Testing for LaTeX and TeX macro definitions

Keywords: latex text conditional macro ifx

When modifying a LaTeX environment it is often desirable to add new (optional) macro variables which evoke different effects to the document dependent on whether or not they are defined with a non-empty value.

As an example, consider the case where we wish to modify the standard Title Page routines to include a listing for spokesmen and collaboration members in place of the standard author field.

The desired result would be something that looked like:

Paper Title

Spokesmen
John Smith

Collaborators
Susi Que, Alen Smithee

But in the advent that the writer did not use one or both of the fields, you would want to exclude not only the names, but the "Spokesmen" or "Collaborators" text.

The way to accomplish this is by testing for the existence of a non-empty macro definition, and then branching on the result of the test. In TeX and LaTeX there is no automatic way to perform this test.

\if Constructs

The standard "\if" command does not test for a binary result, rather it always performs a character comparison on two arguments after macro expansion. As a result the following \if construct will work (sometimes):

\if \@testmacro \@relax \@relax
Commands to use if the macro is undefined
\else
Commands to use if the macro IS defined
\fi

The difficulty with this construct is that will fail if \@testmacro has certain special characters in it (mainly the comment character '%') or some type of unusual expansion for which the first two characters match. It also suffers from a condition where characters left over after the comparison can actually fall into the true branch of the statement and be executed as commands. All in all while this approach can be use, it is prone to difficulties.

\ifx Constructs

Given the problems associated with the intuitive use of \if there is a better method of testing for macro existence using the little known (yet standard) TeX \ifx directive. This directive compares two arguments, but does NOT expand macros. This has the effect of causing a match on two macros only when:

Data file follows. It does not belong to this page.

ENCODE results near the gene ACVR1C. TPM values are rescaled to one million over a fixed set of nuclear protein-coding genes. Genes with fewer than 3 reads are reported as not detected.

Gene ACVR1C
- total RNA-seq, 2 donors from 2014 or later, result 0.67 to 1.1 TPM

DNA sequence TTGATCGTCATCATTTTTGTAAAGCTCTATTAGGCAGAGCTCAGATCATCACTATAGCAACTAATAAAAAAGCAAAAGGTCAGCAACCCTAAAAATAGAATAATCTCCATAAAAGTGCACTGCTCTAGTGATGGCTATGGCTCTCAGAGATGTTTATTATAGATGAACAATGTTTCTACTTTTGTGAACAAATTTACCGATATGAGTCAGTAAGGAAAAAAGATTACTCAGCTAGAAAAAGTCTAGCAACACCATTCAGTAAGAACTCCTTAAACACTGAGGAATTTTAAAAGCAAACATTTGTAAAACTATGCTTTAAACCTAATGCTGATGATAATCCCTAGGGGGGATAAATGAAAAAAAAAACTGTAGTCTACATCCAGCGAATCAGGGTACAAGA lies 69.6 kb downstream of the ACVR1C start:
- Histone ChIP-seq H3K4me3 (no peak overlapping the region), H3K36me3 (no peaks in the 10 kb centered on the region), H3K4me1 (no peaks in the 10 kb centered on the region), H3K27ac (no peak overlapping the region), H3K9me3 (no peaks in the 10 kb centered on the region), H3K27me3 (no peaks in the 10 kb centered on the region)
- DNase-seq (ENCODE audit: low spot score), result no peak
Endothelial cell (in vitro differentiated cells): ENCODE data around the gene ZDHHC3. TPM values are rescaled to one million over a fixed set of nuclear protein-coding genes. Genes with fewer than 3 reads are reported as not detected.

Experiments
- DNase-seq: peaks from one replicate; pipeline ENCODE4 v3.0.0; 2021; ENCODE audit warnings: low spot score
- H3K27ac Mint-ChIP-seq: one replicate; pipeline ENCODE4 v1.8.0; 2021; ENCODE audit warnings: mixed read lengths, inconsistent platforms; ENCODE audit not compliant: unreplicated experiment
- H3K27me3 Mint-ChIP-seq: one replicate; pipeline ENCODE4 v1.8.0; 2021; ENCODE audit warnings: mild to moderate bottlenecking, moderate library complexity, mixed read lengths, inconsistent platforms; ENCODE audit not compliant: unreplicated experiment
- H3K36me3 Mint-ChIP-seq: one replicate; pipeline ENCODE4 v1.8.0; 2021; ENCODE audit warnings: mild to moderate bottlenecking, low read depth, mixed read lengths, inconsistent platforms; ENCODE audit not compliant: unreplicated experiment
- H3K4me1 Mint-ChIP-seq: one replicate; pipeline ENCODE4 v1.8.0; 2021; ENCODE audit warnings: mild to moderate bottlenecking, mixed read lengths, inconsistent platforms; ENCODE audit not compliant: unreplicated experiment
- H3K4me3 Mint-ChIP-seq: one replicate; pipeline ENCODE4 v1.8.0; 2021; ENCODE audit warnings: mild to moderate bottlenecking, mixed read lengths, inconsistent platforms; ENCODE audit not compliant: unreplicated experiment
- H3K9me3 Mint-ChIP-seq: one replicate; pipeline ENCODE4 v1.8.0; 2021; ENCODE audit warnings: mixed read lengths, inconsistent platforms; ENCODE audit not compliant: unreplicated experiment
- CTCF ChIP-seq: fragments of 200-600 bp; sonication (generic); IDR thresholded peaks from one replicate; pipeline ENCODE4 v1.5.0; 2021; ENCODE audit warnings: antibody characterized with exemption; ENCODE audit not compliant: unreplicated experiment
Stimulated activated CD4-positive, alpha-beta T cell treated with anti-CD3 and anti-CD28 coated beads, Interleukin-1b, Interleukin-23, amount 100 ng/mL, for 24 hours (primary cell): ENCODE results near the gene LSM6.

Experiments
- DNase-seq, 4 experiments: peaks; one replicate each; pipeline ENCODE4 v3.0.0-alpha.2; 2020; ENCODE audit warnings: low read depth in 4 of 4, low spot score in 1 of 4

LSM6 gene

• Both arguments are macros AND their first level expansion is identical AND they have the same status with respect to \long and \outer

• One consequence of this statement is that two undefined macros will cause a match. Hence the following construct will ALWAYS correctly test whether a given macro is or is not defined:

\ifx \@testmacro \@empty
Code to be executed if the macro is undefined
\else
Code to be executed if the macro IS defined
\fi

So as an example, we will consider our idea of a \spokesman command. So in a user defined style file (loaded with the \usepackage{nameofpackage}) we would put the following:

%
% Define a spokesmen variable and initialize it
\newcommand{\spokesmen}[1]{\def\@spokesmen{#1}}
\spokesmen{}
%
% Properly clear the global variables and commands
% (is is more a convention to prevent confusion with
% symbols defined at other scopes)
\global\let\@spokesmen\@empty
\global\let\spokesmen\relax

% % % Some where within the style file where we redefine
% the command or environment we wish to modify
\renewcommand{\maketitle}{%
\begin{titlepage}
.
.
.
%
% Print the word Spokesmen
% and the name of the person only if the
% writer has defined it
\ifx\@spokesmen\@empty
\relax
\else
\begin{tabular}[t]{c}
\em{Spokesmen:}\\
\@spokesmen
\end{tabular}\par%
\fi%
.
.
.

If you have further questions consult:
TeX for the Impatient, Paul W. Abrahams -- ISBN 0-201-51375-7
For a detailed listing of all the standard TeX commands.
Andrew J. Norman